Shooting Dogs During Search Was Reasonable

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By Bernie Pazanowski

Police officers who shot and killed two pit bulls during a drug raid didn’t violate the Fourth Amendment, the U.S. Court of Appeals for the Sixth Circuit held Dec. 19 ( Brown v. Battle Creek Police Dep’t , 2016 BL 420467, 6th Cir., No. 16-1575, 12/19/16 ).

Dogs are property and the unreasonable seizure of them is unconstitutional, the opinion by Judge Eric L. Clay said, joining every other circuit to address the issue.

The officers in this case acted reasonably, however, because the dogs were acting aggressively and preventing police from clearing the house and checking for other possible occupants, the court said.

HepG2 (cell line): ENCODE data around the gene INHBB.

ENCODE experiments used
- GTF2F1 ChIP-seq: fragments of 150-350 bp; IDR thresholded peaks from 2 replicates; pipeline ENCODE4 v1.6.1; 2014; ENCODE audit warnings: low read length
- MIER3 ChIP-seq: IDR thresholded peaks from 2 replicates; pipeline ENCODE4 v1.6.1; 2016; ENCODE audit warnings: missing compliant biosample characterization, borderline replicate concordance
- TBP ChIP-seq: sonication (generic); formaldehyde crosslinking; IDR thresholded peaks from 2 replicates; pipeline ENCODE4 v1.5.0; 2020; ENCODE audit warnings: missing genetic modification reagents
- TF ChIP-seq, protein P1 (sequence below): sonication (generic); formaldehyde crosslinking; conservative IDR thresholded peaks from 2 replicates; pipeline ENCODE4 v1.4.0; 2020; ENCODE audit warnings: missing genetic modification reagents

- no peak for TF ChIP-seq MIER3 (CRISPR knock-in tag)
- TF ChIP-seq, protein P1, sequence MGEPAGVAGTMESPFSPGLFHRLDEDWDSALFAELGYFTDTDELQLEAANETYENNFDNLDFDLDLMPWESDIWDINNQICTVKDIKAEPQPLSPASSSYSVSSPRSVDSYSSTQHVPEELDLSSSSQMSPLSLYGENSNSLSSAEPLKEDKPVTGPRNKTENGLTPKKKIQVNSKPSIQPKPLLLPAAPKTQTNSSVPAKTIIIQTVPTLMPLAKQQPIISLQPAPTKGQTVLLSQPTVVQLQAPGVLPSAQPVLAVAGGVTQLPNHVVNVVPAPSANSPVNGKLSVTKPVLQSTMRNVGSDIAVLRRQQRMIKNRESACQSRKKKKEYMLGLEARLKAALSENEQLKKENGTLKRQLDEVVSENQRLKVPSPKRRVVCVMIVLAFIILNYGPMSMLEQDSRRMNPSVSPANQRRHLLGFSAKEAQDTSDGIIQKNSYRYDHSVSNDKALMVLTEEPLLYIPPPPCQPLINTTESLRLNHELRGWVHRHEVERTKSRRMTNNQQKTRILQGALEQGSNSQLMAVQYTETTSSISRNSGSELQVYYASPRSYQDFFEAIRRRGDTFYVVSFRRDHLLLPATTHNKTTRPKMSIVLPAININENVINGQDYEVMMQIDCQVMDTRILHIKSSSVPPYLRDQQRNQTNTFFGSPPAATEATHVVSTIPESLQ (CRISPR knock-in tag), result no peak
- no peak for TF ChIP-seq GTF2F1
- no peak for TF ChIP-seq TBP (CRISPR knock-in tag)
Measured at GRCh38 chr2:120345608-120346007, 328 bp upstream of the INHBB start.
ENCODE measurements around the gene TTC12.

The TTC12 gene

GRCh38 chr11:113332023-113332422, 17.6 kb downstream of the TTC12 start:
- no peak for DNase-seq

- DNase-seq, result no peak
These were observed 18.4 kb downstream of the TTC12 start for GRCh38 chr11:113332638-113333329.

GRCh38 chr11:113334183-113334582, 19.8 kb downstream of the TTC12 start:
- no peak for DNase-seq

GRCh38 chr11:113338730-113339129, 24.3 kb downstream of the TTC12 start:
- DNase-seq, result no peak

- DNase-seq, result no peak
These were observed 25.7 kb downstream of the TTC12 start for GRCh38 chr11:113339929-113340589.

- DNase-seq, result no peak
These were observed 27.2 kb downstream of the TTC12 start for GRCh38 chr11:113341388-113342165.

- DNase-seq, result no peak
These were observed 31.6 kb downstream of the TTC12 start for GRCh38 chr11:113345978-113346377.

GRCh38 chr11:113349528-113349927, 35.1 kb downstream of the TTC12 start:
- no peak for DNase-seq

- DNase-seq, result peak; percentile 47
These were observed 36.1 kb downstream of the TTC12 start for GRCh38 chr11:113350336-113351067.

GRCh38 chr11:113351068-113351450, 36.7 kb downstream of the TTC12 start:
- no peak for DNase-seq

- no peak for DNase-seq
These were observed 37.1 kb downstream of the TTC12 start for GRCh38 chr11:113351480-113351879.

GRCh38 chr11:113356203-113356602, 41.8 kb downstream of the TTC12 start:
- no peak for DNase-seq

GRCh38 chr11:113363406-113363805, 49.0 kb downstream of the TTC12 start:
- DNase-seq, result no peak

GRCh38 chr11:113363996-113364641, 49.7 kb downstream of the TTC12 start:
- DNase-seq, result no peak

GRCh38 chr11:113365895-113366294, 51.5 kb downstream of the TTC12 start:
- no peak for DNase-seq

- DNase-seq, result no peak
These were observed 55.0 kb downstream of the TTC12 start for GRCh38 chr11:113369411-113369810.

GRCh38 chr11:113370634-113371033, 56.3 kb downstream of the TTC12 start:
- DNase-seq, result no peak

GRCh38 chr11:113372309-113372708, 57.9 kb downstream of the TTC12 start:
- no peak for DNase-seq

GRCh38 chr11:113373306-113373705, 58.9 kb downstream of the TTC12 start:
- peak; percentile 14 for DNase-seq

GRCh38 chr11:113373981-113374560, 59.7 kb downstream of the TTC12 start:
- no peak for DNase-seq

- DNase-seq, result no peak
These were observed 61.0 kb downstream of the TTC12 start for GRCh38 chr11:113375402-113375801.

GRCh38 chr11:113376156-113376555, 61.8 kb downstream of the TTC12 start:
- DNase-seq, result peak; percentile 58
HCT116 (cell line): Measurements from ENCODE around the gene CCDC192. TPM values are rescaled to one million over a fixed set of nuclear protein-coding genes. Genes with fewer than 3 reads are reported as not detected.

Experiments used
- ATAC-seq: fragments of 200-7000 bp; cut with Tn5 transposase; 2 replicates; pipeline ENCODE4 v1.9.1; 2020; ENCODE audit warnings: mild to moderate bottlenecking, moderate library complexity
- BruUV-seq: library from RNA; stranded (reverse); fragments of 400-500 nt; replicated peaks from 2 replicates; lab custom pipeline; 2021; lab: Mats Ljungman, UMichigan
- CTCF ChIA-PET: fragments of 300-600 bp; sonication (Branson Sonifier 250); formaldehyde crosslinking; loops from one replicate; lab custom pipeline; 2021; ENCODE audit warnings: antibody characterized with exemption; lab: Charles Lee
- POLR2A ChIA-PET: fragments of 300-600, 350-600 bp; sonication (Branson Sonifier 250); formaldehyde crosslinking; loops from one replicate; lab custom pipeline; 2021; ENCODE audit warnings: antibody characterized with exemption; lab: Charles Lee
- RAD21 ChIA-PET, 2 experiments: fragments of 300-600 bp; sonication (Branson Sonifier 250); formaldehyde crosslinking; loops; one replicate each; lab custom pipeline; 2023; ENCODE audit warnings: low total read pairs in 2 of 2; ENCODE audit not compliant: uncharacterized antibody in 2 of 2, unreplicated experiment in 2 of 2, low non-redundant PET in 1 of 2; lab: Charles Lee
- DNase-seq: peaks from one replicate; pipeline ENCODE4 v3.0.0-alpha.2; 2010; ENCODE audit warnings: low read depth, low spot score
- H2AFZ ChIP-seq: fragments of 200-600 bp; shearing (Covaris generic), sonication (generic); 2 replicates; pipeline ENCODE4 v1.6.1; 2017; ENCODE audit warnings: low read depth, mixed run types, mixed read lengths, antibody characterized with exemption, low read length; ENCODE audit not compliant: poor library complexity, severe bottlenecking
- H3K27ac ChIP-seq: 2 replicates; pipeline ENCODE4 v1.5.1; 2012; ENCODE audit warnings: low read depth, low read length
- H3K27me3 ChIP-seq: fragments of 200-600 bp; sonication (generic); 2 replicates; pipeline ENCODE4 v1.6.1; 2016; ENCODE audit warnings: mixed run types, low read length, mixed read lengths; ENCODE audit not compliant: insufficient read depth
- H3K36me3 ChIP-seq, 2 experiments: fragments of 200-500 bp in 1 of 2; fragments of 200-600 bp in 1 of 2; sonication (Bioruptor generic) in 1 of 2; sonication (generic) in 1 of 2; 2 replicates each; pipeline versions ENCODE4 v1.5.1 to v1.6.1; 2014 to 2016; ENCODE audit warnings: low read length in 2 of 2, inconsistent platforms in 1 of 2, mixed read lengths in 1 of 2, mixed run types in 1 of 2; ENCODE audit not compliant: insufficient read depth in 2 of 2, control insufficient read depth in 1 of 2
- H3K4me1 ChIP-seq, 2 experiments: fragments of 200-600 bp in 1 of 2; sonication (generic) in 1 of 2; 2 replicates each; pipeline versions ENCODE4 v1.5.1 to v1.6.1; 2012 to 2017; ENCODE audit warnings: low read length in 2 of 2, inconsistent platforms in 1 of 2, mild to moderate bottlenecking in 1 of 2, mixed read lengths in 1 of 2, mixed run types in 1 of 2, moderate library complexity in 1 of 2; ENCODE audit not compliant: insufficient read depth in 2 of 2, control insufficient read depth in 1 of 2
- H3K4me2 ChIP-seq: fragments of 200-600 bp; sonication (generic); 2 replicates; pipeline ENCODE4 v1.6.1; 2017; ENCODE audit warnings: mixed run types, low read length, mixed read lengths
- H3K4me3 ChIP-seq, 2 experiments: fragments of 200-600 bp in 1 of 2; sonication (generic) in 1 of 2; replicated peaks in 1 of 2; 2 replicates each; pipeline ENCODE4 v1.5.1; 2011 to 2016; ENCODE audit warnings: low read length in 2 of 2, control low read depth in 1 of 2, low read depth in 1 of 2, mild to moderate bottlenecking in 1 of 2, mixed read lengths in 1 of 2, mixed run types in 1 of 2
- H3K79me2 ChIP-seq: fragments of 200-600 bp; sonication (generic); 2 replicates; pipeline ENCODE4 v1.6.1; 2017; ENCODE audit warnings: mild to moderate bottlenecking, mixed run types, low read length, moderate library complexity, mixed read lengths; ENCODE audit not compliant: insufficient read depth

The ruling affirmed dismissal of a 42 U.S.C. §1983 suit by the dogs’ owners, who lived in the house but weren’t the target of the search.

Judges Karen Nelson Moore and Joseph M. Hood, sitting by designation, joined the opinion.

Morgan & Meyers PLC represented the owners. Battle Creek City Attorney’s Office represented the officers.

To contact the reporter on this story: Bernie Pazanowski in Washington at

To contact the editor responsible for this story: Jessie Kokrda Kamens at

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